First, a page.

It is not people who have a disability, but places. With creativity and empathy, Aktion Mensch’s campaign #OrteFürAlle (Places for All) provides new perspectives on the topic of accessibility and successfully plays the keyboard of branding. The campaign’s success proves it right: it was awarded “Best Intent of the Year”. We spoke with Josephine Thiel from Aktion Mensch.
Places with disabilities, campaign video, © Aktion Mensch
With the #OrteFürAlle campaign, you call on citizens to contribute ideas for a more inclusive world. Can a brand also be fully accessible?
It should be! It is also a basic requirement for brands that they are accessible to all. Ultimately, they will lose customers if this is not the case. In Germany, about ten million people have a disability – that means we are not talking about a small group. And accessibility benefits everyone: What is essential for people with disabilities is usually comfortable for people without disabilities. Simple language, for example. That’s why the topic also fits in well with an elementary precondition for the future viability of brands: customer-centricity. Our appeal: Think about different perspectives right from the start! Ask your customers with and without disabilities! And in the best case: let your customers help shape the development or further development of your brand! This is how products, services and offers are created that have a benefit for many people – because they can use them.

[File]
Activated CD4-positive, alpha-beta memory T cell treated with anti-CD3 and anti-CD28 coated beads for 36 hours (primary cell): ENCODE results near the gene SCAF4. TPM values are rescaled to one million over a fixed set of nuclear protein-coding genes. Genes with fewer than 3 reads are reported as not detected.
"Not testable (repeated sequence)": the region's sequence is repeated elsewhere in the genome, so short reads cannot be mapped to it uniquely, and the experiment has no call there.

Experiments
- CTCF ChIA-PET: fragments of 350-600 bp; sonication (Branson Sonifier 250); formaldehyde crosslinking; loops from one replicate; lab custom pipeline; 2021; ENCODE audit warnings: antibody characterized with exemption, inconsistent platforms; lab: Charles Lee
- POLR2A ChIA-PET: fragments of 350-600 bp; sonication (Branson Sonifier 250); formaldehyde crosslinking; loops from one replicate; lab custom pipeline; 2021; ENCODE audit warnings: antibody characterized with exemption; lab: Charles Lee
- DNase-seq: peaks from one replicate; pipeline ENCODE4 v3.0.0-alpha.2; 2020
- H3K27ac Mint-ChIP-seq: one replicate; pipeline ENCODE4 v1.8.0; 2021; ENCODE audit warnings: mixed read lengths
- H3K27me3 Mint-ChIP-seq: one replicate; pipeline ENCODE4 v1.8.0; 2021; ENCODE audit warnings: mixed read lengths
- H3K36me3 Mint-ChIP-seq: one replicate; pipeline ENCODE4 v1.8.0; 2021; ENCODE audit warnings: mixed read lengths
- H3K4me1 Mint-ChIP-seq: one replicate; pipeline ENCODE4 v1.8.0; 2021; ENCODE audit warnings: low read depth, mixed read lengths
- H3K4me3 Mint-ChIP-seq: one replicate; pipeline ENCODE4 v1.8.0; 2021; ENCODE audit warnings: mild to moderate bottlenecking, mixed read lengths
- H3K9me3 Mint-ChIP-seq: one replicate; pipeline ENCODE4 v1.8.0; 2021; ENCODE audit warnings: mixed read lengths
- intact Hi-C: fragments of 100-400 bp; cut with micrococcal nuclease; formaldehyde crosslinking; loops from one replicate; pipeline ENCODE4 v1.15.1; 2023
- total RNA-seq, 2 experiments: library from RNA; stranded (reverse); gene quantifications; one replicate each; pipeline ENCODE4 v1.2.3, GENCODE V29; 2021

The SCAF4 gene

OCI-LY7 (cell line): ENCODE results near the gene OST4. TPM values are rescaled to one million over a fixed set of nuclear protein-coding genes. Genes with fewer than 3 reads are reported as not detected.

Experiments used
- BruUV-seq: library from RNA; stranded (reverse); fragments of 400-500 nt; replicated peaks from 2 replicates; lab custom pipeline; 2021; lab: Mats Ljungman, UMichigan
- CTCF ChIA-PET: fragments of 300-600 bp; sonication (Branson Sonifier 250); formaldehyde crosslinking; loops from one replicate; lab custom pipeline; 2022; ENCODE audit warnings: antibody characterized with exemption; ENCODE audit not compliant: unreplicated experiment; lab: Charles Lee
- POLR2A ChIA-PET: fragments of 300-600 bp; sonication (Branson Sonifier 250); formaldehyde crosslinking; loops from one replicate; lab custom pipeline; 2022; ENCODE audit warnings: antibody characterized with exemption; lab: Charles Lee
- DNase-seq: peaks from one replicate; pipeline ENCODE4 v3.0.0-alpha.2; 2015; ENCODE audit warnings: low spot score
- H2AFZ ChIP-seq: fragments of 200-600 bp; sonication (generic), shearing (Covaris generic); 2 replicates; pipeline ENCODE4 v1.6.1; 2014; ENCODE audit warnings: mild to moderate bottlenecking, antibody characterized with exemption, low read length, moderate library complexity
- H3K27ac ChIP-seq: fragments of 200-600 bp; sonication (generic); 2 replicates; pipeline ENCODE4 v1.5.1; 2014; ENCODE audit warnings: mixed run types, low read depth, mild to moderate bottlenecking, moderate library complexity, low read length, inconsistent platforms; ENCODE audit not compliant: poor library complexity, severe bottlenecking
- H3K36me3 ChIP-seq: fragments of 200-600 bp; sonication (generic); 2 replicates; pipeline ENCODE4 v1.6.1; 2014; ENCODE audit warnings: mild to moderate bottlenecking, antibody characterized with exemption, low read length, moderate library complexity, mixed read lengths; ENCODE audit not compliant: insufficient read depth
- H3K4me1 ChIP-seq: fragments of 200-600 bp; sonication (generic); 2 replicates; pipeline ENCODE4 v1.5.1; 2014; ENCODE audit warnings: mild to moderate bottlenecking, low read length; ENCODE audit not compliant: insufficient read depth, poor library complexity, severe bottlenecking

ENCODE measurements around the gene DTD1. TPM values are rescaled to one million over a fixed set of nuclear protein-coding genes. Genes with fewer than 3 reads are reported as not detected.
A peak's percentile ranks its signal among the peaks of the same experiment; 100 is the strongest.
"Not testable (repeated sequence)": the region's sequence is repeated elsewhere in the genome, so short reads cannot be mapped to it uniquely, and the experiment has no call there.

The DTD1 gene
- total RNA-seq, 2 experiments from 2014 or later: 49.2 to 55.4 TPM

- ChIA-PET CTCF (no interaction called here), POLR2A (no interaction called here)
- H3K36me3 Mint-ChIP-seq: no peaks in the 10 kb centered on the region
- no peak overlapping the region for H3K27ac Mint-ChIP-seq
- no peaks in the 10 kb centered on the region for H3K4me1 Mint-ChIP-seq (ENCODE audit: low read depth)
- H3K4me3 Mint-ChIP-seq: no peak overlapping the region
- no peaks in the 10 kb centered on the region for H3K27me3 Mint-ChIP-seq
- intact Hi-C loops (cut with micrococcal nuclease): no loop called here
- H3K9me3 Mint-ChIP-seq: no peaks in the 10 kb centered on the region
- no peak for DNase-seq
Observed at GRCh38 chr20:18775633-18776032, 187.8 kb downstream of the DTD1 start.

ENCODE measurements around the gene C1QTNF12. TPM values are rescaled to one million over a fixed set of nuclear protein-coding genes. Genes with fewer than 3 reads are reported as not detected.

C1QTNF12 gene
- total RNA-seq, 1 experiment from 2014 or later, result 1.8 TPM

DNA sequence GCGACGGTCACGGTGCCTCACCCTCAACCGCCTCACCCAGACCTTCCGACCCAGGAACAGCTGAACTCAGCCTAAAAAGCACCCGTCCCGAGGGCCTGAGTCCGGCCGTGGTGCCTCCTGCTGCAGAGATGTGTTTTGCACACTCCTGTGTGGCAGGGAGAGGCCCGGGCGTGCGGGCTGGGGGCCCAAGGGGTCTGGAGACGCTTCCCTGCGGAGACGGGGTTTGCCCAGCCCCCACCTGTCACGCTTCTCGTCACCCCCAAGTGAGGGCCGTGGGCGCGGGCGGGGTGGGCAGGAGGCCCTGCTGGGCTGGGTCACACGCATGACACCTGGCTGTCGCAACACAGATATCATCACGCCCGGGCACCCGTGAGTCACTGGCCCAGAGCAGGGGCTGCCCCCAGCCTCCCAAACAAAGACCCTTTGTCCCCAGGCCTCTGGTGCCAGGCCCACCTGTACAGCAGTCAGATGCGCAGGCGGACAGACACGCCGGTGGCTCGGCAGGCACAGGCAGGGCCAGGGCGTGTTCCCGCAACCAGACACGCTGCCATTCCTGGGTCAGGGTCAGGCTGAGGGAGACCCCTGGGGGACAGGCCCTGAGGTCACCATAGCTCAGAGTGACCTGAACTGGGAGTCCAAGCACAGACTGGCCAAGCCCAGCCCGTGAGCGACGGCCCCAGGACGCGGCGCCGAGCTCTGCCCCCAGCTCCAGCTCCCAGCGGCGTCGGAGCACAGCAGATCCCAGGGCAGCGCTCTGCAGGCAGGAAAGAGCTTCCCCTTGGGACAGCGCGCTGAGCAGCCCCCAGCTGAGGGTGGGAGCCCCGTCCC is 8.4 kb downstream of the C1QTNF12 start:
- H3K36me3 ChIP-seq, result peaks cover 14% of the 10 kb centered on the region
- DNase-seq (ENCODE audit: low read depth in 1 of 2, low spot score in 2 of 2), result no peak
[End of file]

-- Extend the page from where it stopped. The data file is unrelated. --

What are the most important KPIs you use to measure the success of this campaign?
We think that accessibility must be created as a precondition for all of us – whether people with or without disabilities – to be able to live together. In doing so, we also want to reach people who do not yet know what inclusion is. Inclusive coexistence must take place in the direct local environment so that everyone is convinced. We achieve this with accessible places for all. We implement these together with our funding projects – or raise awareness for them with a campaign. Depending on the point of contact, we therefore check the reach and interaction at the operational level. We also measure concretely via market research whether and to what extent, for example, people’s awareness of accessibility and inclusion is changing in Germany.